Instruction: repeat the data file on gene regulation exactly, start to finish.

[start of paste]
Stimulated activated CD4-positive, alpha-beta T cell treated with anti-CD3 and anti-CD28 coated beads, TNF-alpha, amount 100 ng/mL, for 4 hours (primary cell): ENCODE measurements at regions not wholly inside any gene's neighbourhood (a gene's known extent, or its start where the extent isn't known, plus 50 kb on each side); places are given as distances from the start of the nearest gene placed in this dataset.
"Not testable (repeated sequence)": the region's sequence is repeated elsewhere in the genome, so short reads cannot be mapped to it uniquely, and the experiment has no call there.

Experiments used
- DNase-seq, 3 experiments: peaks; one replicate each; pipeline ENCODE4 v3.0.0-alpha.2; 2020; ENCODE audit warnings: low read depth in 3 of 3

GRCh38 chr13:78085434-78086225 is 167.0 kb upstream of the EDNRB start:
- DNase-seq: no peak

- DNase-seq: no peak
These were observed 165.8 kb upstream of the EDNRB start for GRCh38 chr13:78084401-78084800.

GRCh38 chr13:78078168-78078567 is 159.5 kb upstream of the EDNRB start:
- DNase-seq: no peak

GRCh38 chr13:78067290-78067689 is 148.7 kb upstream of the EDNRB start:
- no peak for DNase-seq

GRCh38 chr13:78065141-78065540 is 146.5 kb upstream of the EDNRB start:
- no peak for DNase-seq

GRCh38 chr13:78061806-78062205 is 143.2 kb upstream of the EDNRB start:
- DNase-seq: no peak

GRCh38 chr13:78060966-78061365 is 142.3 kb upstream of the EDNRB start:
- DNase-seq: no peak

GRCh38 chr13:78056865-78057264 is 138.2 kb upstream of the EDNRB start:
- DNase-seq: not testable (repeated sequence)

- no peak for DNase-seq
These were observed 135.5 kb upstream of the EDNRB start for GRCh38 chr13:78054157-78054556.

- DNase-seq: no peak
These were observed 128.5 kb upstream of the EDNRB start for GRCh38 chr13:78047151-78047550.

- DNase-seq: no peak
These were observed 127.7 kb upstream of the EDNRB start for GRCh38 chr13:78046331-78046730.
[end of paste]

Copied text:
Stimulated activated CD4-positive, alpha-beta T cell treated with anti-CD3 and anti-CD28 coated beads, TNF-alpha, amount 100 ng/mL, for 4 hours (primary cell): ENCODE measurements at regions not wholly inside any gene's neighbourhood (a gene's known extent, or its start where the extent isn't known, plus 50 kb on each side); places are given as distances from the start of the nearest gene placed in this dataset.
"Not testable (repeated sequence)": the region's sequence is repeated elsewhere in the genome, so short reads cannot be mapped to it uniquely, and the experiment has no call there.

Experiments used
- DNase-seq, 3 experiments: peaks; one replicate each; pipeline ENCODE4 v3.0.0-alpha.2; 2020; ENCODE audit warnings: low read depth in 3 of 3

GRCh38 chr13:78085434-78086225 is 167.0 kb upstream of the EDNRB start:
- DNase-seq: no peak

- DNase-seq: no peak
These were observed 165.8 kb upstream of the EDNRB start for GRCh38 chr13:78084401-78084800.

GRCh38 chr13:78078168-78078567 is 159.5 kb upstream of the EDNRB start:
- DNase-seq: no peak

GRCh38 chr13:78067290-78067689 is 148.7 kb upstream of the EDNRB start:
- no peak for DNase-seq

GRCh38 chr13:78065141-78065540 is 146.5 kb upstream of the EDNRB start:
- no peak for DNase-seq

GRCh38 chr13:78061806-78062205 is 143.2 kb upstream of the EDNRB start:
- DNase-seq: no peak

GRCh38 chr13:78060966-78061365 is 142.3 kb upstream of the EDNRB start:
- DNase-seq: no peak

GRCh38 chr13:78056865-78057264 is 138.2 kb upstream of the EDNRB start:
- DNase-seq: not testable (repeated sequence)

- no peak for DNase-seq
These were observed 135.5 kb upstream of the EDNRB start for GRCh38 chr13:78054157-78054556.

- DNase-seq: no peak
These were observed 128.5 kb upstream of the EDNRB start for GRCh38 chr13:78047151-78047550.

- DNase-seq: no peak
These were observed 127.7 kb upstream of the EDNRB start for GRCh38 chr13:78046331-78046730.